10. Smith, M,, M.W. Coppieters, P.W. Hodges, “Effect of experimentally induced low back pain on postural sway with breathing.” Exp Brain Res. 2005 Sep, 166 (1): 109-17. 2005 Jul 20.

11. Van Dixhorn, J. “Functional breathing is ‘Whole body Breathing’.” Biological Psychology, 1997; 46: 89-90.

12. Van Dixhorn, J. “Body awareness and Self-Regulation”, in: Y. Haruki, K.T. Kaku, eds. Meditation as healthy promotion: a lifestyle modification approach. 2000; 65-80, Eburon Publishers, Delft, The Netherlands.

13. Wittenboer G. et. al. “Respiratory variability and psychological well-being in schoolchildren.” Behavior Modification, 2003, 653-670.

Learn Full Yogic Breathing

October 28th, 2008 No comments

This article shows you in simple words how to practice yogic breathing (or yoga breathing).

Full yoga breathing combines both yoga chest (thoracic) breathing and yoga abdominal breathing.

Get Ready

  • Wear something comfortable, nothing tight or restrictive. Take off your shows and socks
  • Lay down on your back, sit in a meditative posture, or a relaxed posture
  • Be relaxed
  • Hands and legs outstretched (alternatively with both hands on your abdomen)
  • First start with your eyes looking up at the ceiling
  • Gently close your eyes and relax more

Start:

Read more…

Thoracic (Chest) Breathing

October 12th, 2008 No comments

This article shows you in simple words how to practice thoracic or chest breathing.

Get Ready

  • Wear something comfortable, nothing tight or restrictive. Take off your shows and socks
  • Lay down on your back, sit in a meditative posture, or a relaxed posture
  • Be relaxed
  • Hands and legs outstretched (alternatively with both hands on your abdomen)
  • First start with your eyes looking up at the ceiling
  • Gently close your eyes and relax more

Start:

Read more…

Abdominal Breathing

October 12th, 2008 No comments

This article shows you in simple words how to practice abdominal breathing.

Get Ready

  • Wear something comfortable, nothing tight or restrictive. Take off your shows and socks
  • Lay down on your back, sit in a meditative posture, or a relaxed posture
  • Be relaxed
  • Hands and legs outstretched (alternatively with both hands on your abdomen)
  • First start with your eyes looking up at the ceiling
  • Gently close your eyes and relax more

Start:

Read more…

Forced Unilateral Nostril Breathing – Affects Both Brain Hemisphericity and Autonomic Activity

October 11th, 2008 No comments

This study concerns the effects of forced unilateral nostril breathing on brain hemisphere stimulation and autonomic activity

TITLE:

Changes in intraocular pressure induced by differential forced unilateral nostril breathing, a technique that affects both brain hemisphericity and autonomic activity

Joshua Backon, Nelson Matamoros and Uriel Ticho
Journal Graefe’s Archive for Clinical and Experimental Ophthalmology

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Selective Hemispheric Stimulation by Unilateral Forced Nostril Breathing

October 9th, 2008 No comments

This study concerns the effects of forced nostril breathing on selective hemispheric stimulation.

TITLE:

Selective Hemispheric Stimulation by Unilateral Forced Nostril Breathing
By Werntz DA, Bickford RG, Shannahoff-Khalsa D.

Department of Neurosciences, University of California, San Diego, School of Medicine, La Jolla 92093.
Published in Human Neurobiology (1987) 6(3):165-171

INTRO:

This paper shows that forced nostril breathing in one nostril produces a relative increase in the EEG amplitude in the contralateral hemisphere. This phenomena was demonstrated in 5 out of 5 untrained subjects. These results suggest the possibility of a non-invasive approach in the treatment of states of psychopathology where lateralized cerebral dysfunction have been shown to occur.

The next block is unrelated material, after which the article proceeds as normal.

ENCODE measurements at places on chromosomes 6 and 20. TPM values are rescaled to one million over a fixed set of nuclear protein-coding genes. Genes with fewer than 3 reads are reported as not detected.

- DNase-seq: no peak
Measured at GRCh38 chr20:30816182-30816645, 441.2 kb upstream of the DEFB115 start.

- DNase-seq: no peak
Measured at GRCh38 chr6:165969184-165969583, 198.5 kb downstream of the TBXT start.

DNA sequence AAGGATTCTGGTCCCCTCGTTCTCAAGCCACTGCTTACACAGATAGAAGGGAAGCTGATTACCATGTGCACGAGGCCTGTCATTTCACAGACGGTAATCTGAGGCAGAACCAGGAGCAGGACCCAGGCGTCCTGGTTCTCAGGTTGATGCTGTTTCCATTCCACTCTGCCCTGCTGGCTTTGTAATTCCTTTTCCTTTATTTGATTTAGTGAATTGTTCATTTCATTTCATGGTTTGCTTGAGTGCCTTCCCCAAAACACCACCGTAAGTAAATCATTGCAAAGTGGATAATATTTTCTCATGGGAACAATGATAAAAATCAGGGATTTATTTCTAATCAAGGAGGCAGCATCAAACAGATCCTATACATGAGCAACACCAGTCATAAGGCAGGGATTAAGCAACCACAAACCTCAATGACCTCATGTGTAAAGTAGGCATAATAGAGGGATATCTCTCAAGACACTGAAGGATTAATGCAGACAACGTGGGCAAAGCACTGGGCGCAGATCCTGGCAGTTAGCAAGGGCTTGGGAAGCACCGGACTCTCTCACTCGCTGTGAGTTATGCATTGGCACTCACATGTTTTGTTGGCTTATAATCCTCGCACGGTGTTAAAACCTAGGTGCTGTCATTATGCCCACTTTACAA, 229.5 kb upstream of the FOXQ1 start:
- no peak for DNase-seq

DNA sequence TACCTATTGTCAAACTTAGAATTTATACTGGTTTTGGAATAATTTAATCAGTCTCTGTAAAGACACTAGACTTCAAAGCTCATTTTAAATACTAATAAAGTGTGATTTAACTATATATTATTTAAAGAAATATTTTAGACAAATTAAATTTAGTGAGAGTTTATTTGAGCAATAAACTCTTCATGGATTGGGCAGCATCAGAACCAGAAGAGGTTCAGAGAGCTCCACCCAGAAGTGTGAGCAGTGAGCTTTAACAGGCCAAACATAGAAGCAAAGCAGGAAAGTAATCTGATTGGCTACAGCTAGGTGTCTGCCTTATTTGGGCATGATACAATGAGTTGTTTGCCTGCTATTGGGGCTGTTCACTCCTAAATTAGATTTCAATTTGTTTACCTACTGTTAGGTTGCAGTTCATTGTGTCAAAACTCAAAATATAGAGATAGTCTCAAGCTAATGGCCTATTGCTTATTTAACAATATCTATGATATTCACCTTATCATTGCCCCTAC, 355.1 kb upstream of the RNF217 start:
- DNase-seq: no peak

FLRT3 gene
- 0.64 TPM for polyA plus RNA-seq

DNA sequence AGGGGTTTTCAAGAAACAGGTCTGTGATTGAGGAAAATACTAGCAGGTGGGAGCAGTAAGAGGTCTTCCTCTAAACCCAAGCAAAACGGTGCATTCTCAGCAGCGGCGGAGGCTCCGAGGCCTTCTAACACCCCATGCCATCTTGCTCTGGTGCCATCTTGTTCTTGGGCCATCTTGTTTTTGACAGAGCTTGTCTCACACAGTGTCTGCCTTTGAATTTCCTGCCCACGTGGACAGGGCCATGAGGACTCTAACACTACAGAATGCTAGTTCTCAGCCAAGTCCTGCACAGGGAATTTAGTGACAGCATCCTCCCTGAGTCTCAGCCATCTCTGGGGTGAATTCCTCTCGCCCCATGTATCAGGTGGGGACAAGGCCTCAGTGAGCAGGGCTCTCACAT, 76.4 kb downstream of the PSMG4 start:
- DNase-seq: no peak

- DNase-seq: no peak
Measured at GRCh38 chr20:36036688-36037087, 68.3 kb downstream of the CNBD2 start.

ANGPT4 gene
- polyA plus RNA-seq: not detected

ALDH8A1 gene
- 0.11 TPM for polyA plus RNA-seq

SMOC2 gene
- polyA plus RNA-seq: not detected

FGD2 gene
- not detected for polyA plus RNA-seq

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Effect of Short-Term Practice of Breathing Exercises on Autonomic Functions in Normal Human Volunteers

October 8th, 2008 No comments

This research concerns slow breathing exercises and their effects on the autonomic function and the sympathetic or parasympathetic activity.

TITLE:

Effect of Short-Term Practice of Breathing Exercises on Autonomic Functions in Normal Human Volunteers

By Pal G.K, Velkumary S, Madanmohan – Published in the Indian Journal of Medical Research, Aug 2004

BACKGROUND & OBJECTIVES:

Practice of breathing exercises like pranayama is known to improve autonomic function by changing sympathetic or parasympathetic activity. Therefore, in the present study the effect of breathing exercises on autonomic functions was performed in young volunteers in the age group of 17-19 yr.

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Controlling the Movement of PEC and the Sternum

September 27th, 2008 No comments

It is possible through breathing exercises and awareness to control the respiratory pattern of the PEC muscle.

Most people breath too quickly and not deeply enough, others who breath deep into the abdomen are not getting enough air to the upper lungs. I’m the later. At my last physical therapy meetings, the physical therapist said I should breath to the sides of my lungs instead of breathing deep into my abdomen.

With a little concentration it is possible to fill your lungs, feel the sides expand outwards, while not pushing the sternum outwards as the lungs fill.

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Tingling Goosebumps Equals Life Energy

September 22nd, 2008 105 comments

What is that tingling, electric, goosebumps-y sensation that some experience?

In this blog entry I talk about my experience with this sensation. This is not a new sensation but I recently experienced it in abundance.

Throughout my life I had felt tingling waves that went inside of my body and spread on the surface of my skin while meditating or praying, especially when in deep relaxation or concentration. When this sensation is on the surface it is accompanied by goose bumps that swarm the skin and traverse the body in waves. When inside the body, this sensation is like a cloud of charged tingling particles. I found it possible to direct this cloud of sensation with concentration. Does this sound familiar?